Low-cost gyms: The Leisure Review round table

The latest TLR round table discussion took the low-cost gym market as its subject and gathered some of the most senior figures in the fitness industry to consider the issues likely to affect this rapidly expanded part of the leisure sector.

The Leisure Review round table debate in full flow

In the past few years the growth of the budget gym market has been one of the most notable aspects of the fitness sector. Many of the accepted fundamentals of the fitness market have been challenged by a new group of operators offering facilities with a focus on equipment and ease of access with few of the luxuries of the traditional health club. As this part of the sector has grown many of the accepted tenets of the fitness sector business model have been challenged, bringing in new approaches to marketing and finance while reaching a new customer base. Among the questions this growth has posed are the nature of the appeal to consumers, the viability of the financial model and the extent to which the budget sector can continue to grow. Having introduced everyone round the table and set the parameters for the discussion, Marcus Kingwell, our chairman for the session, launched the debate by asking for an explanation of how the budget gym market had developed in recent years.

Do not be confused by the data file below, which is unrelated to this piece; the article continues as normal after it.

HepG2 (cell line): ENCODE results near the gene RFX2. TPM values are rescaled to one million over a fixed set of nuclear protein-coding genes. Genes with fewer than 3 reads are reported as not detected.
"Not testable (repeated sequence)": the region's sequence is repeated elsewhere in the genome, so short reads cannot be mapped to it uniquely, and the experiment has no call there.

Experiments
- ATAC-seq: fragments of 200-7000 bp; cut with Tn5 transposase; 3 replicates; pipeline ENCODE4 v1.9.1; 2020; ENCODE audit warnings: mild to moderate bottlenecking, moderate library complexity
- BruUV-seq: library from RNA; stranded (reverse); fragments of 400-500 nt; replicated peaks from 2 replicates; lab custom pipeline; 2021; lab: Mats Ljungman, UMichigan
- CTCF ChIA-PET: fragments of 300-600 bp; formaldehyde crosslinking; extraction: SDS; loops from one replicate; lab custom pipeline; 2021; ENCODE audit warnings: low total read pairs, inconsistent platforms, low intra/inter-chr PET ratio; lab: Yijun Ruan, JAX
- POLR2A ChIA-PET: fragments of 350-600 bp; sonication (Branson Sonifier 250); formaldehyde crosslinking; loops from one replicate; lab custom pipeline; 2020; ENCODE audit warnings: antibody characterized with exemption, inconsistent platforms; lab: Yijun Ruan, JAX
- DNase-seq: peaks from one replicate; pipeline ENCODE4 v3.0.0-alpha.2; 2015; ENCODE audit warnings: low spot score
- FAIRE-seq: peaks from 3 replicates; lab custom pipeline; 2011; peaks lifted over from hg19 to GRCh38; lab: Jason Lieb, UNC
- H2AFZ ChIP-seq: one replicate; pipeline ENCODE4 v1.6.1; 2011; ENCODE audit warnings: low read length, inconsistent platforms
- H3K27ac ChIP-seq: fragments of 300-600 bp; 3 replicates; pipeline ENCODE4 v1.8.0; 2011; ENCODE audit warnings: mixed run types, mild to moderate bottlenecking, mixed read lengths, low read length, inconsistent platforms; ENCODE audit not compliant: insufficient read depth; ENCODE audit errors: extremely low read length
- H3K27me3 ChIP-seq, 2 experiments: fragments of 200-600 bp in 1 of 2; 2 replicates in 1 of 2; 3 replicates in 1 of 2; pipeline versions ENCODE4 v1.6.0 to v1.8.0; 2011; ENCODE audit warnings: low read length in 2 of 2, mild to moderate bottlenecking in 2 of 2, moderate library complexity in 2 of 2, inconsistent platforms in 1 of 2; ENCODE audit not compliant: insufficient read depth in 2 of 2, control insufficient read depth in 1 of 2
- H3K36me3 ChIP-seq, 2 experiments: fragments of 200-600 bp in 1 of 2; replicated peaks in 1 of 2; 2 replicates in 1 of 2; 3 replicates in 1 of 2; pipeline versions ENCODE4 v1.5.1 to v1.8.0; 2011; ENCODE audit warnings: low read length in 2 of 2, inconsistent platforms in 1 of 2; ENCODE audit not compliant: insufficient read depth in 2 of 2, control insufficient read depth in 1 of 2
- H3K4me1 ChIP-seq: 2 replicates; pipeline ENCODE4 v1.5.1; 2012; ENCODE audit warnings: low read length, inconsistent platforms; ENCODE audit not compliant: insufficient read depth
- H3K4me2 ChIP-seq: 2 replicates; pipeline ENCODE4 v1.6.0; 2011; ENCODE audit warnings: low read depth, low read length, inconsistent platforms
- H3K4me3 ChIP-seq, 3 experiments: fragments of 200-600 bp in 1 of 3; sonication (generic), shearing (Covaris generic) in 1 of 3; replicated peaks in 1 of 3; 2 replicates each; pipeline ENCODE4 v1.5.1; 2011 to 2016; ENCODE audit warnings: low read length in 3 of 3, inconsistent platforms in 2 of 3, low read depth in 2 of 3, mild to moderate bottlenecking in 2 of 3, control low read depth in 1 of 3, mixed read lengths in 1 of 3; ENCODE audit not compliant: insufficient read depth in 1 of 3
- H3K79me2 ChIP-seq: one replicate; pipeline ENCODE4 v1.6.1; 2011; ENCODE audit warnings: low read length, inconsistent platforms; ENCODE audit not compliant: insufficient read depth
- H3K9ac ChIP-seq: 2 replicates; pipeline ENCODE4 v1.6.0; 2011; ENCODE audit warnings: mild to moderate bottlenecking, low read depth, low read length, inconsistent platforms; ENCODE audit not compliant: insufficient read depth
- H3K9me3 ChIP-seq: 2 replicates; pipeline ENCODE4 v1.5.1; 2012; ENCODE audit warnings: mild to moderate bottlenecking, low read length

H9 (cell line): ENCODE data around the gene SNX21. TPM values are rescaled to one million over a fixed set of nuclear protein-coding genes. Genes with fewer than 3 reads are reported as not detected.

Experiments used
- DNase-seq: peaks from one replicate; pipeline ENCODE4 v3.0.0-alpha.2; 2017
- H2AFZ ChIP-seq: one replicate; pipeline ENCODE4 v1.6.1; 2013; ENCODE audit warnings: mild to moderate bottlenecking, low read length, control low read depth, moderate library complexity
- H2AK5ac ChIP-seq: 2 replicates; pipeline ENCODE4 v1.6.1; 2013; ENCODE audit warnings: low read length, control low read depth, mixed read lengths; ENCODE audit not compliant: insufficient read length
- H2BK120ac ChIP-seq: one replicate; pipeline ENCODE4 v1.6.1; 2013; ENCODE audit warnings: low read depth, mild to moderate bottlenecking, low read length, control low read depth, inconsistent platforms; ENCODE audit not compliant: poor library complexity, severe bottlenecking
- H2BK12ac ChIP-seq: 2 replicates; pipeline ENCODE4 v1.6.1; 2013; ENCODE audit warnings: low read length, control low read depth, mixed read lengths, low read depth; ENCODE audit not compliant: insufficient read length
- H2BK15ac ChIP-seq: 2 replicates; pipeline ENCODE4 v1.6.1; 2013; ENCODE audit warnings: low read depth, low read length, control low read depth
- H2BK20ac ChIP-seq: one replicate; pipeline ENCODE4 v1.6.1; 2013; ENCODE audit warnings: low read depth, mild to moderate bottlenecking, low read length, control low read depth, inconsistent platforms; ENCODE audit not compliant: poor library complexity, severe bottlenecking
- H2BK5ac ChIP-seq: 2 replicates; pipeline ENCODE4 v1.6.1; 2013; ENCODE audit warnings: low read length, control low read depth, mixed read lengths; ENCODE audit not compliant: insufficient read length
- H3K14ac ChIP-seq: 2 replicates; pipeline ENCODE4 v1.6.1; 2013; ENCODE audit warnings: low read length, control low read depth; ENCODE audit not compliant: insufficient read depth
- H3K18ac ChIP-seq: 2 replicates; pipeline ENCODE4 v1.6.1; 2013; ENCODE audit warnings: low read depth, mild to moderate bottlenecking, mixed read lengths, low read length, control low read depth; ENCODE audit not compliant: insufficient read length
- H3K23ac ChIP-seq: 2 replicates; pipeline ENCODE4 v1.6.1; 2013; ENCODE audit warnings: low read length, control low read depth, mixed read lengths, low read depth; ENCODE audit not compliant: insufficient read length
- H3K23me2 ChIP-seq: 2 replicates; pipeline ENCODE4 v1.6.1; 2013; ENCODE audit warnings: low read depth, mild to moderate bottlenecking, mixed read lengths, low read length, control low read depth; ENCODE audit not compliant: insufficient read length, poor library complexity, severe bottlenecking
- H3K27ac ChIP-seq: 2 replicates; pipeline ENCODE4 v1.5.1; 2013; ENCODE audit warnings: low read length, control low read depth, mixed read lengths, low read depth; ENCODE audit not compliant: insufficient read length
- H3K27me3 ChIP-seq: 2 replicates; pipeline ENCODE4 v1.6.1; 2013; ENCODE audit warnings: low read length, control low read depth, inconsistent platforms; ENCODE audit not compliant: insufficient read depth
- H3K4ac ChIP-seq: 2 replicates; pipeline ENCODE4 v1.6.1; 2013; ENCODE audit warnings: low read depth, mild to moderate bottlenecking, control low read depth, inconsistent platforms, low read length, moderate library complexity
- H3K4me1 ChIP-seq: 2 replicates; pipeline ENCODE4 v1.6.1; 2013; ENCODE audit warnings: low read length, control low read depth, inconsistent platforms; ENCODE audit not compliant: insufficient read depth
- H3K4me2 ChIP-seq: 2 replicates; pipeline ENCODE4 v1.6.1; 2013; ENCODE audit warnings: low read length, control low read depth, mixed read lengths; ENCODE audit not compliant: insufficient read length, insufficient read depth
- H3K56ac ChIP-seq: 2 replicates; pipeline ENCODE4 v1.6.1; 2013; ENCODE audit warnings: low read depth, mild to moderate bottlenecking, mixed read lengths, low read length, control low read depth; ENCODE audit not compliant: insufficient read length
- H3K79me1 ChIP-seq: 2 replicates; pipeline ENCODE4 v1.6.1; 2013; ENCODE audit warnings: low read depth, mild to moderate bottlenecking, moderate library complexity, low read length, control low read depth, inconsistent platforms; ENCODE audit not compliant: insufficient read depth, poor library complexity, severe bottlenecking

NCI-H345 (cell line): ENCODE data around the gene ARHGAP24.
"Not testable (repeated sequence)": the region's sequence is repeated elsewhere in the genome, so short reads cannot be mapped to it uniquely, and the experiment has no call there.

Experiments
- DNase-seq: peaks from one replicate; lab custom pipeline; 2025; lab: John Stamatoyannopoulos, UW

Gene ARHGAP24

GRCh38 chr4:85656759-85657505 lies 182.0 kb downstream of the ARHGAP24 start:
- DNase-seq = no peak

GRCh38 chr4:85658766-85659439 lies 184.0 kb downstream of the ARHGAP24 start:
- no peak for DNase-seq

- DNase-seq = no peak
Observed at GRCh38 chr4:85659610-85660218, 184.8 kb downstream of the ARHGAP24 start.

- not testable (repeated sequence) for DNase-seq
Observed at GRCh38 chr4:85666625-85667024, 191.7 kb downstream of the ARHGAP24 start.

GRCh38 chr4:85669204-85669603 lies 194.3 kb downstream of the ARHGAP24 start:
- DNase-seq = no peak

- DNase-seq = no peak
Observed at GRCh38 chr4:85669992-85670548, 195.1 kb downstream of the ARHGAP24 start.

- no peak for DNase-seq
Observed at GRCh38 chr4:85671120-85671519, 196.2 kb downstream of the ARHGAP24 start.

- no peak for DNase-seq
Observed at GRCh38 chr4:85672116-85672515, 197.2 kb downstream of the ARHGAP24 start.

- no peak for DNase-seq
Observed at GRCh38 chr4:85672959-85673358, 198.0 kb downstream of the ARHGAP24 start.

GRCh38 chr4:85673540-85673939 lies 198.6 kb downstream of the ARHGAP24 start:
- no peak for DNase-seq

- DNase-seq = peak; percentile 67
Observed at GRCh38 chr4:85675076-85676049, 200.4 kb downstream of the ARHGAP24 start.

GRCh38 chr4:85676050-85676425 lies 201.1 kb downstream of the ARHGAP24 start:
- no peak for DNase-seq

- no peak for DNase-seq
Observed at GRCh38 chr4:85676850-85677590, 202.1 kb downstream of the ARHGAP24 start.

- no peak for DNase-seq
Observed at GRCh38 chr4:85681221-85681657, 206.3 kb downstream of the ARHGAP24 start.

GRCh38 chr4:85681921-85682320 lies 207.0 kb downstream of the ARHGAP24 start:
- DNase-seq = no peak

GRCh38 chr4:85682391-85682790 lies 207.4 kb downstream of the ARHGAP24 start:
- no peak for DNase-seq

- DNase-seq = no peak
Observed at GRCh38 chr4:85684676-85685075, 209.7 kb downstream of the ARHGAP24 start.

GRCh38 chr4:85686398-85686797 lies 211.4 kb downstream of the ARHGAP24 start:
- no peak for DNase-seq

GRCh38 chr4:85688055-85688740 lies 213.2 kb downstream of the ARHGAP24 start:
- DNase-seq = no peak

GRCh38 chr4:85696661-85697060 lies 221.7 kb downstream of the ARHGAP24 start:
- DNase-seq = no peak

The first point made by way of response was that perhaps we should be referring to the ‘low-cost’ sector rather than the ‘budget’ sector, a piece of semantic precision that focused attention of the positives of affordability and accessibility rather than any negative connotations of a restricted offer to customers. It was a point that customers seem to have understood, with a number of operators around the table commenting on the new market niches that appear to have been created by low-cost gym opportunities. While there are a considerable number of customers who have been members of what might be termed ‘traditional’ gyms and health clubs but are looking for a better deal on their memberships, there are also swathes of people who have probably never been health club members or even thought of themselves as potential gym members, including older women, students and young people who form a transient and highly mobile sector of society. The new offer even attracts those young people who are not motivated by school sport or PE. Within the trust sector there has been an expansion of the low-cost option with significant growth but the maintenance of customer numbers within the mid-market operations would suggest that new markets have been created.